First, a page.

1976 Toyota FJ55 was Japan’s Version of a Luxury Off-Roader
The FJ55 was the America-bound SUV for the masses.
The Toyota Land Cruiser is an iconic SUV known for its bulletproof reliability, off-roading prowess, and boxy design. The Land Cruiser was the brainchild of the Japanese military that requested something similar to a Jeep that’s capable of being a reliable off-roader that could do it all. This 1976 Toyota FJ55 we found on Mecum Auctions still features the beat-Jeep mentality but is one of the more luxurious offerings.
The 50 Series of vehicles were manufactured from 1967 to 1980 and were aimed towards drivers looking for something a little more luxurious. As Four Wheeler claims, the station wagons received changes over previous models that allowed them to be more comfortable on the highway and carry more passengers. The FJ55 was also the first vehicle from the automaker to utilize a fully-enclosed box cross-section welded members, claims the outlet.
The wagon was available with two engines, a 3.9-liter inline-six making 125 horsepower and the more potent 4.2-liter 2F generating 135 horsepower. Two transmission choices were on hand, as well, with a J30 three-speed being standard, while the H41 four-speed gearbox was an option.
The stunning example we found on Mecum may be one of the cleanest examples we’ve seen and it starts with a gorgeous two-tone paint job that sees an eggshell white sandwiched in between a beautiful shade of baby blue. Looking at this paintjob has us questioning why automakers ditched two-tone paint schemes.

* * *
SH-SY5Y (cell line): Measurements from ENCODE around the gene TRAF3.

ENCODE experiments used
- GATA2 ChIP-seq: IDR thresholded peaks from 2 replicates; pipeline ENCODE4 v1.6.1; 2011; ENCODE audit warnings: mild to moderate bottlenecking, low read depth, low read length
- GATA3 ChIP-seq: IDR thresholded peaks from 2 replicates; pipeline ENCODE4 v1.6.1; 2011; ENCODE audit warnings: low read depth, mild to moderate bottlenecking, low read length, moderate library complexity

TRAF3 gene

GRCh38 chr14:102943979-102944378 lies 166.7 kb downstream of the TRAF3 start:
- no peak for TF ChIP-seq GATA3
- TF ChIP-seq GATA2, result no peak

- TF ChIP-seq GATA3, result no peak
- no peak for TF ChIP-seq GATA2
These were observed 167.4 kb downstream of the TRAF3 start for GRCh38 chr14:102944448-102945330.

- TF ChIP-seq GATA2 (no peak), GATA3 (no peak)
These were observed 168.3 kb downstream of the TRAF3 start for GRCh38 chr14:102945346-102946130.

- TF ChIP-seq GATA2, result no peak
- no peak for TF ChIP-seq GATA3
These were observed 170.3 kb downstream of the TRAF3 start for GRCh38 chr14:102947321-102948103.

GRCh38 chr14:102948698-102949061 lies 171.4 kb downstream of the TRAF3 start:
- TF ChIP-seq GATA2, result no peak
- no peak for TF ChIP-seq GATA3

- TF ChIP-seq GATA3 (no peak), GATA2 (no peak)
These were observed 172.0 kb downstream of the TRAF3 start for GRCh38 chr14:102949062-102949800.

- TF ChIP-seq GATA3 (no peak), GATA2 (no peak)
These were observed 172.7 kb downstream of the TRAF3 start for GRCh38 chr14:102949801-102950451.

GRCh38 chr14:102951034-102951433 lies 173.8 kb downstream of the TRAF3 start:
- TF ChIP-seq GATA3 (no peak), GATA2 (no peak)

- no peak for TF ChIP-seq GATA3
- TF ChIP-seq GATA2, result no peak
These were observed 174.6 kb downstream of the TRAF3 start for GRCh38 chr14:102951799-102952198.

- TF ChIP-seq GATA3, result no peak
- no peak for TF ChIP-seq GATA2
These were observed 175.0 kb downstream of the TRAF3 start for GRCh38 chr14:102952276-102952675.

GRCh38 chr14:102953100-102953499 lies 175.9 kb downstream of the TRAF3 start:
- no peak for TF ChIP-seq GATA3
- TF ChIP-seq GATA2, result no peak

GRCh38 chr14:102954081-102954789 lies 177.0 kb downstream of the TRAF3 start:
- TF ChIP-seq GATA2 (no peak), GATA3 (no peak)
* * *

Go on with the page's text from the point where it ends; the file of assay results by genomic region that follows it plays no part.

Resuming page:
The exterior also has some off-roading touches, including a black bull bar, winch, safari roof rack, and Hella LED rally lights. The changes don’t detract from the FJ55’s classic exterior, but add some nice, off-roading touches to the boxy exterior.
Under the long hood rests the original 4.2-liter 2F motor, which is also attached to the original 4-speed H41 four-speed gearbox. And while other FJ’s from the period have been neglected and abused, this specific model has what the listing claims are 47,700 actual miles. The engine bay looks immaculate and the underbody shows little sign of rust, which leads us to believe this machine hasn’t spent much time off-roading.
The few pictures of the interior reveal that the previous owner retained the majority of the original components, as well. And parts that got used a lot, like the steering wheel and shift knob, appear to be in superb condition for their age. The white headliner shows no sign of sagging, while the rear bench seat looks like it was never used.
As the listing states, only 2,000 FJ55 wagons were imported to the U.S., making this extremely-capable model a rare beast. A modern Land Cruiser may be more comfortable, but when it comes to raw off-roading capability and looks, this FJ55 has it and a lot of other modern vehicles pegged.